After his two-year stint with Chico Hamilton’s band, clarinetist, flutist and alto saxophonist Eric Dolphy rose to eminence in the iconic bands of Charles Mingus, John Coltrane and Booker Little, becoming known as much for his forward-thinking harmonic and rhythmic conception, as for his lyrical, human-speech-like solos on bass clarinet and flute.
Mary LaRose, a remarkable artist in her own right, captures all of Dolphy’s character and artistry into an eerily prescient vocal album featuring prominent – and lesser-known – repertoire from Dolphy’s unique canon, adding lyrics, brilliantly executed polyphonic vocalese and singing throughout. Another striking aspect of this music is the sensuality of sonority, confirming without question that Dolphy was an absolute master of orchestral language with a subtlety of timbre.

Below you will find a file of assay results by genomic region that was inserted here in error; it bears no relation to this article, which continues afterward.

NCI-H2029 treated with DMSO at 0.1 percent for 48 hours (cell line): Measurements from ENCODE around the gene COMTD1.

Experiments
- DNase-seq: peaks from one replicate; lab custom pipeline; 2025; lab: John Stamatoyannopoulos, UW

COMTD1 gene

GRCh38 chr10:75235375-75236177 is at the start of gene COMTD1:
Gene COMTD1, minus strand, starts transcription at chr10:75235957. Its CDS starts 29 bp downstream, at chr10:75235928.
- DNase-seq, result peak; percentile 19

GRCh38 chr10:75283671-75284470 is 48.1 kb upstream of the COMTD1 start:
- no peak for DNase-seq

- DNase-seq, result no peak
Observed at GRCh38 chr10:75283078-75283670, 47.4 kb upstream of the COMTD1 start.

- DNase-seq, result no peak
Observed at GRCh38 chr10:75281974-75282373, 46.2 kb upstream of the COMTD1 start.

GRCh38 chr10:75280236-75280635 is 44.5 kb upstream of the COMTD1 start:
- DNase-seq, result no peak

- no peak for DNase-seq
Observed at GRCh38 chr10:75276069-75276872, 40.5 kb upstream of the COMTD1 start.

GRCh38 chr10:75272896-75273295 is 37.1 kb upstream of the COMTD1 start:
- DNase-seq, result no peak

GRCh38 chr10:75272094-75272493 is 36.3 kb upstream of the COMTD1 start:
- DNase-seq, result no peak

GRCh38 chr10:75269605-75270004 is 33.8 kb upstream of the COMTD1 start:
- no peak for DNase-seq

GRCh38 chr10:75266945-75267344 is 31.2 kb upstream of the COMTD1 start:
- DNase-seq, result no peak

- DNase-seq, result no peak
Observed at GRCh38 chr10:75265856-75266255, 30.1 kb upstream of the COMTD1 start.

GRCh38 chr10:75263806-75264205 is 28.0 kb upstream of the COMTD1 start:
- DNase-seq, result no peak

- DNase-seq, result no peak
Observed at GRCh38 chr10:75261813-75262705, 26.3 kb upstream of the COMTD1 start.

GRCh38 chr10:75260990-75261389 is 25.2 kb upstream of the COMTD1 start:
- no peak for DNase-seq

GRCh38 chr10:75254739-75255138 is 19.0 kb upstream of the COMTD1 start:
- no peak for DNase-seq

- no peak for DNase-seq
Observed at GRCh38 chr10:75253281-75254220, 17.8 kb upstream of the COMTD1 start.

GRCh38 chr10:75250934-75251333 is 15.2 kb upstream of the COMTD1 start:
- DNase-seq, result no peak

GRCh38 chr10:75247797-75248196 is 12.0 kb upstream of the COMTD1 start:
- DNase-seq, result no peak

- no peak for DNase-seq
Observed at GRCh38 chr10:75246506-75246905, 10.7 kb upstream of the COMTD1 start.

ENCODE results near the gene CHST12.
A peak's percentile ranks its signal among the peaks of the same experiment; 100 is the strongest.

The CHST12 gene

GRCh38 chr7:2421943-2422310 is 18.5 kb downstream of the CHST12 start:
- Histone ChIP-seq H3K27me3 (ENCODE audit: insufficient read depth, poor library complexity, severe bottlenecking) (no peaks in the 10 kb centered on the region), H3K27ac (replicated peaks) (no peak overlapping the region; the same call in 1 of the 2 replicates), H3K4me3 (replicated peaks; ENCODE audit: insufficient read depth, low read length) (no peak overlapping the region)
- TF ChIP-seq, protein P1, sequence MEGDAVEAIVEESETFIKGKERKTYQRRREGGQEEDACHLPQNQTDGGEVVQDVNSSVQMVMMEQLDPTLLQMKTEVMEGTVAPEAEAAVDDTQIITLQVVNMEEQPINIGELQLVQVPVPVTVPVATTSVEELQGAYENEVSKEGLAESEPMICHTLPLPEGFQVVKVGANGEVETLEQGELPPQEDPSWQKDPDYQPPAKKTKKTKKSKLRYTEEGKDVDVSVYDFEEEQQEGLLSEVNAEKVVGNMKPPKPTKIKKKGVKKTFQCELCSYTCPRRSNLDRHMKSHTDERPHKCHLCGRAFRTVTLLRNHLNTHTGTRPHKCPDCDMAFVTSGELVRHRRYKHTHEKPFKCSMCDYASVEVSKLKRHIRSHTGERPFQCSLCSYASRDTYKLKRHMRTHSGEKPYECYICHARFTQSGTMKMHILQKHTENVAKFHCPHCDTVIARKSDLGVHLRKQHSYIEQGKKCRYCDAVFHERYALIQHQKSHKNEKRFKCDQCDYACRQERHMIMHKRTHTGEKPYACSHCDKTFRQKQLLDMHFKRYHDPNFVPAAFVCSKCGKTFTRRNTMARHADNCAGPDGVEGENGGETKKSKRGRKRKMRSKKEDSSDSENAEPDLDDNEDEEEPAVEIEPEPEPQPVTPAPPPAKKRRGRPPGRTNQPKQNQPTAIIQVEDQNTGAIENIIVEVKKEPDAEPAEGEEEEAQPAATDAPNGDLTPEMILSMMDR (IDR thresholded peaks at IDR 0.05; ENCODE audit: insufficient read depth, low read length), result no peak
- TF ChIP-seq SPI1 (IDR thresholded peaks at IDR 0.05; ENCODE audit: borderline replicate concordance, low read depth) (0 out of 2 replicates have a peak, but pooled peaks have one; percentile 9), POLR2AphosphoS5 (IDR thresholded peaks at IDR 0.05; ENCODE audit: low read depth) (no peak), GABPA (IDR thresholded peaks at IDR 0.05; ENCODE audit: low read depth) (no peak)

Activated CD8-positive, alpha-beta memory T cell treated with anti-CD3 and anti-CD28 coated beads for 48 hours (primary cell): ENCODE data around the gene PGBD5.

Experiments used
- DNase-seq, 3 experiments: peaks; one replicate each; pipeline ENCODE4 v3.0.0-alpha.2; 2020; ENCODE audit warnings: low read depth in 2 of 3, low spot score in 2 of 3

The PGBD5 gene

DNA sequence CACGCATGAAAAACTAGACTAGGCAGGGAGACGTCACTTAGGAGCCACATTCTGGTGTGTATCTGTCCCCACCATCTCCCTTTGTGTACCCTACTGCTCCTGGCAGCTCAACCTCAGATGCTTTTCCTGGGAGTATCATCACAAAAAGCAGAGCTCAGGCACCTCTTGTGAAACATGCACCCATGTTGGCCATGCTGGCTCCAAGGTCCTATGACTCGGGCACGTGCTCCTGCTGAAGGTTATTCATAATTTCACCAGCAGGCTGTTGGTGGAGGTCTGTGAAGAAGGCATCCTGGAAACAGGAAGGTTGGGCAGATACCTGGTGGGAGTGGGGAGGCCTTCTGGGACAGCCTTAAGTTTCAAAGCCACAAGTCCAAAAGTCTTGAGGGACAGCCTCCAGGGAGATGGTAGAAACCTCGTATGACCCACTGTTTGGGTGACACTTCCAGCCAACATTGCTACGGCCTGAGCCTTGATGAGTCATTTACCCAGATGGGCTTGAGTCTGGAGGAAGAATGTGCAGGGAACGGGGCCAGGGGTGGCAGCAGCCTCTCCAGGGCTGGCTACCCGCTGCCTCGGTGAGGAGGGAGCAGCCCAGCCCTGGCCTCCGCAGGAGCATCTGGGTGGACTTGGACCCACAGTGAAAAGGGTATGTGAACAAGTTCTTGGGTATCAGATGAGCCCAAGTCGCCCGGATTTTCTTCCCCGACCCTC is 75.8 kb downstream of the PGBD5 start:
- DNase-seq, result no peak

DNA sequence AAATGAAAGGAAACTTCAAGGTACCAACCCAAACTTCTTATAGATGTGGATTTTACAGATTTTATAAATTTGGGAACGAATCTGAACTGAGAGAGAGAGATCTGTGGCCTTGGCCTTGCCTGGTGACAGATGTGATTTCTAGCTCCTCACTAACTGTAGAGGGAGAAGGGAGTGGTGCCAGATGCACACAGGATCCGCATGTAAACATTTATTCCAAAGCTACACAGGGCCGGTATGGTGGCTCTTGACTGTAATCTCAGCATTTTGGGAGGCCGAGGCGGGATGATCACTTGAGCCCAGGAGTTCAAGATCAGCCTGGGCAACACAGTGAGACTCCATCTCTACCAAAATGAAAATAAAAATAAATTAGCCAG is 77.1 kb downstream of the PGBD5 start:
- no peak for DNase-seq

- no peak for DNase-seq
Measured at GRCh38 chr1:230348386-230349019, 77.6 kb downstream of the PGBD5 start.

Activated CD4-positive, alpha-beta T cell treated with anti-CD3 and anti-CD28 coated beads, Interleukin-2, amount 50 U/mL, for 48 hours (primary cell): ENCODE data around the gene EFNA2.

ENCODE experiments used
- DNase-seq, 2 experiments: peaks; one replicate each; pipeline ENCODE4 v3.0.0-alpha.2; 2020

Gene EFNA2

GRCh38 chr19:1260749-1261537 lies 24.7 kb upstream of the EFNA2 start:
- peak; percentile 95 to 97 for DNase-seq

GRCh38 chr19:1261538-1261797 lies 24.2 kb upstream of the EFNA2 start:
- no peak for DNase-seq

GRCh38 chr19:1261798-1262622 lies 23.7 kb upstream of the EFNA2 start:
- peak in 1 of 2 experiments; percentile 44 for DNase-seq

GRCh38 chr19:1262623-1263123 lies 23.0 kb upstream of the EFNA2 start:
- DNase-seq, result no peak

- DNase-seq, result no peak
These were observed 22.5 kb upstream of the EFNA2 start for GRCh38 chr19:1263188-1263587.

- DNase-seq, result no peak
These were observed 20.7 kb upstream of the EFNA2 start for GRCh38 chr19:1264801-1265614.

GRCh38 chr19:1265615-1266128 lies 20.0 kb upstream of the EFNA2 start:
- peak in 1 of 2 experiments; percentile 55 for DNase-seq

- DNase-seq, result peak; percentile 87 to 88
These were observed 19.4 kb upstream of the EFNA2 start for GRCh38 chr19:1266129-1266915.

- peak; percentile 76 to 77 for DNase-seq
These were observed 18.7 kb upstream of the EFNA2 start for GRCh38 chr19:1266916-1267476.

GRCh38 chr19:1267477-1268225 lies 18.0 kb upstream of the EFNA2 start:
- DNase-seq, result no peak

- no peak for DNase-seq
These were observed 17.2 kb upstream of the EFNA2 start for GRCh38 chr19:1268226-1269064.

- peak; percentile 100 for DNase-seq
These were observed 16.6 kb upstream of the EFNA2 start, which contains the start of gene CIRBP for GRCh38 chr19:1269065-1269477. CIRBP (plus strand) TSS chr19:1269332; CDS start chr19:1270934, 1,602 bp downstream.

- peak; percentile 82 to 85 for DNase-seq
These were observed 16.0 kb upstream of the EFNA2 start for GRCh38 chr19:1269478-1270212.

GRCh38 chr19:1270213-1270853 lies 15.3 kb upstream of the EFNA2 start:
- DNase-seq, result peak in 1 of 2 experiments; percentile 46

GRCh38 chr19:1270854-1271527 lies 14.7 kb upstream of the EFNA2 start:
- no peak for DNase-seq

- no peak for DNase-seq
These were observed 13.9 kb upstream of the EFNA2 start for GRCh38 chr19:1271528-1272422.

Jeff Lederer’s arrangements of the charts on Out Here capture the majesty of Dolphy’s music revelling in its extravagance, while the group comprising cellist Tomeka Reid, vibraphonist Patricia Brennan, bassist Nick Dunston and drummer Matt Wilson deliver strongly committed, full-blooded performances.
But make no mistake, this recording is launched into the stratosphere by the high jinks and vocalastics of LaRose. Her visionary aesthetic and idiomatic performance is behind the kinetic energy of the album’s most memorable songs: Gazzelloni and Music Matador, the latter featuring trombonist Jimmy Bosch and percussionist Bobby Sanabria. Warm Canto – with its clarinet choir, including Isaiah Johnson and Cameron Jones, lifting aloft LaRose’s contrapuntal vocals – is the album’s crowning glory.